Credit Karma Tax Review recently started offering a new free tax return service, so it’s time for a Credit Karma tax review. The Credit Karma tax scam concerns are pretty much the same as with the original Credit Karma. You are handing over a lot of personal and financial data. The company has been around long enough to have earned some trust, but concerns about all online financial offerings are real. One main difference between Credit Karma and TurboTax, or other offerings, is that you cannot buy and download an offline version. You will fill out all tax forms online and the hidden Credit Karma tax calculator will perform all the calculations online, behind the scenes.

Initial Credit Karma tax reviews are mixed, so let’s take a look. (Make sure you are not on CreditCarma, KreditKarma, or any other variations which have been reported as scams.)

First and foremost, you must sign up for Credit Karma in order to use the free tax filing software option. If you don’t like this, then you’ll need to do your taxes somewhere else. This is also how the Credit Karma free taxes offering makes its money. It is basically, a way to entice people to join and use the traditional Credit Karma system. The main Credit Karma shows you ads and offers to get credit cards and loans. They also send out periodic emails reminding you to come back and check your free credit score, and market credit cards that you “may qualify for.”

Credit Karma Tax Complaints and Concerns

It looks like Credit Karma is ready for some complaints and concerns about its free tax service. The front page attempts to answer some basic questions common to typical free tax filing scams. For example, it calls its service “Truly free tax returns,” and says there are no upsells, no hidden fees, and that it is free for everyone. This is because many so-called free tax offers end up doing one of those things. So far, there should be no Credit Karma tax complaints about any of that.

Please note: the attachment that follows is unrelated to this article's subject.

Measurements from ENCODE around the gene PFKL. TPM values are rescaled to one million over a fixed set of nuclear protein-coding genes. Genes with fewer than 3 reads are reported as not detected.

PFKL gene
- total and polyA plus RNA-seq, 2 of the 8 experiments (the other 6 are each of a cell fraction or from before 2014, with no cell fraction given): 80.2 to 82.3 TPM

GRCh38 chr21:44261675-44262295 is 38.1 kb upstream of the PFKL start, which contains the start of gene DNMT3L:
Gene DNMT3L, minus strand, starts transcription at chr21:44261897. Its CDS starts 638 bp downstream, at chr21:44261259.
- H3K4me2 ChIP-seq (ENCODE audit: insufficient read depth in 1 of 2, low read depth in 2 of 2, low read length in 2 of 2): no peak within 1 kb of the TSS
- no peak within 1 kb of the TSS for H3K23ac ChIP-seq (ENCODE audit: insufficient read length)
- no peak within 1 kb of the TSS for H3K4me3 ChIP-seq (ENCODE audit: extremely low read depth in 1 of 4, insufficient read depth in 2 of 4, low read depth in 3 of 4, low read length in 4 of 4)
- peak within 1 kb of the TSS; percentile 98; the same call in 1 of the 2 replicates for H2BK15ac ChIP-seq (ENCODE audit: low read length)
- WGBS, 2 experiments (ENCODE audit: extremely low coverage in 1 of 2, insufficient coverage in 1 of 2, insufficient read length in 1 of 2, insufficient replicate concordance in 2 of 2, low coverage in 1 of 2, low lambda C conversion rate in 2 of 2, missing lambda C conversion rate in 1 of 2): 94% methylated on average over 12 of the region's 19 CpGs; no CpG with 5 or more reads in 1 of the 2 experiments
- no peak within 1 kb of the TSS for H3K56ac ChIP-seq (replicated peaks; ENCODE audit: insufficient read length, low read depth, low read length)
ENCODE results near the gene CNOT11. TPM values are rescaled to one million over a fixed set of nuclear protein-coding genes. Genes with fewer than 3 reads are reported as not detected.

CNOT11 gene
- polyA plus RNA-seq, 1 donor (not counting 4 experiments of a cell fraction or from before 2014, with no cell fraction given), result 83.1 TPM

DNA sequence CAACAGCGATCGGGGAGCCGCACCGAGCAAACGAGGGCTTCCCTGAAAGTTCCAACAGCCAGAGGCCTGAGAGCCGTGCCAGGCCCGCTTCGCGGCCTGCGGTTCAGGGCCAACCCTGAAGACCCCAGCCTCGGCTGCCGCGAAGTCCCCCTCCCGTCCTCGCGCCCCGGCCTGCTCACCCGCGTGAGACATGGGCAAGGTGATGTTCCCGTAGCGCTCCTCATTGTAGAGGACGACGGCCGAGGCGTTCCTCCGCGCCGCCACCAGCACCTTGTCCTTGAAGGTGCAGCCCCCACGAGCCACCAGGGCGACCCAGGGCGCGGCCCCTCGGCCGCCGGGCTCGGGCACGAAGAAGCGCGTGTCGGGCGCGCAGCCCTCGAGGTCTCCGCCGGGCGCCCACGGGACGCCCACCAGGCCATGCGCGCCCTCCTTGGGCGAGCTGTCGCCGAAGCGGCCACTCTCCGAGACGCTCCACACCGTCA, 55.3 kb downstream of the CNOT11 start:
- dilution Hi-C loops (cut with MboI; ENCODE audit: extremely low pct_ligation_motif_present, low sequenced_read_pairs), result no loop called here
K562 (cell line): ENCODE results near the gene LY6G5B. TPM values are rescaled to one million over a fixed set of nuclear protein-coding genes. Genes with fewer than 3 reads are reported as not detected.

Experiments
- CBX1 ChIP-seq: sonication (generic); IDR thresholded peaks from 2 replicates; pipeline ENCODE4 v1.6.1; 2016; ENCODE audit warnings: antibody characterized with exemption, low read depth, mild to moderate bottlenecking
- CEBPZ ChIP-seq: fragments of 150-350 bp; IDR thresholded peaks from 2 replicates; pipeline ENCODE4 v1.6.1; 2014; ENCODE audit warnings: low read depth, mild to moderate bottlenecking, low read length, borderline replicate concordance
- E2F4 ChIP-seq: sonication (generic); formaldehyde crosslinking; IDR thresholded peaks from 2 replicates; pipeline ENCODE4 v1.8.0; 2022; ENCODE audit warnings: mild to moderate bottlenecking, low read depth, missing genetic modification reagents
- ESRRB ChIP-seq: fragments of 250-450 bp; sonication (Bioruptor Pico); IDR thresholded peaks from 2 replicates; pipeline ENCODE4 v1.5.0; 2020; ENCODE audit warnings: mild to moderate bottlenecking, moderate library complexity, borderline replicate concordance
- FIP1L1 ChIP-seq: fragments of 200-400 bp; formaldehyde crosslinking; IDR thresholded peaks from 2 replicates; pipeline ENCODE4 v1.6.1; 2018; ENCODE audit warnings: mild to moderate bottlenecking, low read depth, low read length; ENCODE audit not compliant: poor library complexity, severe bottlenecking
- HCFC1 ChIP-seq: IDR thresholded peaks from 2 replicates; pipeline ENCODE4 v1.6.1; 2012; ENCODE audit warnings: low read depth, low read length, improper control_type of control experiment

For example, the original business model for TurboTax online was to let you fill out your return for free, but then charge you to file your return, or to print it. This, of course, means it isn’t free at all, since doing your taxes, but neither filing nor printing them, is inherently useless. This year, TurboTax says, Free to File and Free to Start. Notice what’s missing?

But, this isn’t a CreditKarma tax review vs TurboTax review, this is just a Credit Karma tax return review.

The main CreditKarma tax complaint, that I hear, revolves around giving them so much information. In particular, some people don’t like having to give out a phone number. I suppose, if you are willing to hand over your address, your Social Security number, and all your bank information, but NOT your phone number, then this isn’t for you. It seems an odd place to draw the line, but always stick with what you are comfortable with.

So, let’s start with what we can find in bold before we search the fine print. First, it says that you get free federal and state e-filing. It says that they won’t charge any fees on your refund (if you get one). This was an older trick to get people to file for free, and then require that they get their refund on a debit card, or into a certain account, often with a fee. Faster, or rapid, refunds often still have fees, because they are actually loans with your refund as collateral. It doesn’t appear that Credit Karma offers a rapid refund type service.